Finally, the two suits involve the alleged infringement of different rights. Although Alessi seeks to compare his interests at issue in both actions, this factor assesses what rights a plaintiff seeks to vindicate and what relief she seeks to obtain in each suit.[17] In the original suit, James sought (and was awarded) statutory damages against A&K and ATC for their violations of the FDCPA, as well as compensatory and punitive damages for their violations of Nevada's anti-racketeering laws.[18] But in this action, James seeks damages-through Nevada common-law claims sounding in contract and tort-against Alessi for alleged conduct that resulted in her refraining from executing on her judgment for nearly four years and her not having a security interest as an enforcement mechanism. Each suit therefore seeks to vindicate separate legal rights and to redress distinct alleged wrongs. Because all relevant considerations demonstrate that the two suits are not duplicative, I deny Alessi's motion to dismiss for improper claim splitting.

         II. I grant in part and deny in part Alessi's motion to dismiss for failure to state a claim.

         Alessi next argues that, even if this action is not duplicative of the original suit, James has failed to sufficiently state any claim, and he therefore moves to dismiss under Federal Rule of Civil Procedure 12(b)(6). District courts employ a two-step approach when evaluating a complaint's sufficiency on a Rule 12(b)(6) motion. The court must first accept as true all well-pled factual allegations in the complaint, recognizing that legal conclusions are not entitled to the assumption of truth.[19] Mere recitals of a claim's elements, supported by only conclusory statements, are insufficient.[20] The court must then consider whether the well-pled factual allegations state a plausible claim for relief.[21] A claim is facially plausible when the complaint alleges facts that allow the court to draw a reasonable inference that the defendant is liable for the alleged misconduct.[22] A complaint that does not permit the court to infer more than the mere possibility of misconduct has “alleged-but not shown-that the pleader is entitled to relief, ” and it must be dismissed.[23] I address James's contract claims separately from her fraud claim and then turn to her alter-ego theory of liability.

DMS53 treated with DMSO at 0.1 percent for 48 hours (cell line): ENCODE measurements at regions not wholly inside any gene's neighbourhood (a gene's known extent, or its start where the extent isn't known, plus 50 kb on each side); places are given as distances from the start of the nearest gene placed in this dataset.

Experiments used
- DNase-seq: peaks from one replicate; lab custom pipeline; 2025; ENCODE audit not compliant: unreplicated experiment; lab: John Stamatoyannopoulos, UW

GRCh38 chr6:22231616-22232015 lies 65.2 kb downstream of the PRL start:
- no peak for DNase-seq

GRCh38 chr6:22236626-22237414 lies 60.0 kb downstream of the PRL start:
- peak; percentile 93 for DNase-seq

A. Because the stipulation is silent about who was obligated to convey the deed of trust to James, I cannot conclude at this stage that James's contract claims are precluded.

         James alleges that Alessi breached the stipulated stay of judgment and the implied covenant of good faith and fair dealing by failing to convey the deed of trust to her.[24] Alessi argues that both claims are infirm because the existence of a valid contract between the parties is an element of both causes of action[25] and that he was not personally a party to the stipulation.[26]He similarly contends that the stipulation imposes no duty on him to perform.

         But the stipulation does not preclude the possibility that Alessi was a party to the underlying agreement and was personally obligated to convey the deed of trust to James. Although Alessi was already dismissed from the suit at the time the stipulation was submitted to the court, the document's first line lists him as one of the stipulating parties: “Plaintiff Melinda Ellis and Defendants Alessi Trustee Corporation, David Anthony Alessi, and Alessi & Koenig, LLC, by and through their respective counsel, hereby stipulate and agree as follows . . . .”[27] And although the stipulation specifies that A&K was required to issue James a promissory note and make monthly payments against it, [28] the agreement is silent about who was required to convey a deed of trust to her: “Plaintiff will also be granted a first priority security interest in the form of a deed of trust against certain real property identified as . . . .”[29] So, at this stage of the litigation, I cannot conclude that the agreement at issue precludes James's contract claims.

         Alessi further argues that, even if he was party to the agreement, it is no longer in force because Judge Hicks vacated his order granting the stipulation. Judge Hicks, however, did not declare the agreement void ab initio but rather found that the defendants had failed to comply with the stipulation.[30] He therefore vacated his prior order in order to lift the stay of judgment and allow James to execute on it.[31] But that decision has no effect on whether Alessi ...